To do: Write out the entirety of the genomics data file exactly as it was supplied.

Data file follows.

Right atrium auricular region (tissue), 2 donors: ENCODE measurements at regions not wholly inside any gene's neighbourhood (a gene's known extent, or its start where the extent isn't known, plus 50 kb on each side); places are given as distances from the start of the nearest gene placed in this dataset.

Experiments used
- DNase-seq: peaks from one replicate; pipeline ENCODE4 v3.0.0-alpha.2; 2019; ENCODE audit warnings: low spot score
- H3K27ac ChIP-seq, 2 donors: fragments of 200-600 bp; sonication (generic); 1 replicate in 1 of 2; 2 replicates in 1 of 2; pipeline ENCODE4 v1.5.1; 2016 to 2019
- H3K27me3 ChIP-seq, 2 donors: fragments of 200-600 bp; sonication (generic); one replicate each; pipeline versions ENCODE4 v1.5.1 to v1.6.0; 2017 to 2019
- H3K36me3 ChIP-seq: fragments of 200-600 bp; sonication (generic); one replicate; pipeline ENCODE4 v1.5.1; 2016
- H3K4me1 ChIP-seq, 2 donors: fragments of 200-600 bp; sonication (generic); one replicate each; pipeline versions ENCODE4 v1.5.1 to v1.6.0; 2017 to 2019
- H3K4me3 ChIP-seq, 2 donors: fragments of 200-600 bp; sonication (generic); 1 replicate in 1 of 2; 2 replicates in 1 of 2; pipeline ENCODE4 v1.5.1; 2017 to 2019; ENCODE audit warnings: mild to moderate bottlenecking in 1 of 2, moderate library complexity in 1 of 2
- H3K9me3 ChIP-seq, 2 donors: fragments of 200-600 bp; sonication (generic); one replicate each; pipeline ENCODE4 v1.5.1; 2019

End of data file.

Right atrium auricular region (tissue), 2 donors: ENCODE measurements at regions not wholly inside any gene's neighbourhood (a gene's known extent, or its start where the extent isn't known, plus 50 kb on each side); places are given as distances from the start of the nearest gene placed in this dataset.

Experiments used
- DNase-seq: peaks from one replicate; pipeline ENCODE4 v3.0.0-alpha.2; 2019; ENCODE audit warnings: low spot score
- H3K27ac ChIP-seq, 2 donors: fragments of 200-600 bp; sonication (generic); 1 replicate in 1 of 2; 2 replicates in 1 of 2; pipeline ENCODE4 v1.5.1; 2016 to 2019
- H3K27me3 ChIP-seq, 2 donors: fragments of 200-600 bp; sonication (generic); one replicate each; pipeline versions ENCODE4 v1.5.1 to v1.6.0; 2017 to 2019
- H3K36me3 ChIP-seq: fragments of 200-600 bp; sonication (generic); one replicate; pipeline ENCODE4 v1.5.1; 2016
- H3K4me1 ChIP-seq, 2 donors: fragments of 200-600 bp; sonication (generic); one replicate each; pipeline versions ENCODE4 v1.5.1 to v1.6.0; 2017 to 2019
- H3K4me3 ChIP-seq, 2 donors: fragments of 200-600 bp; sonication (generic); 1 replicate in 1 of 2; 2 replicates in 1 of 2; pipeline ENCODE4 v1.5.1; 2017 to 2019; ENCODE audit warnings: mild to moderate bottlenecking in 1 of 2, moderate library complexity in 1 of 2
- H3K9me3 ChIP-seq, 2 donors: fragments of 200-600 bp; sonication (generic); one replicate each; pipeline ENCODE4 v1.5.1; 2019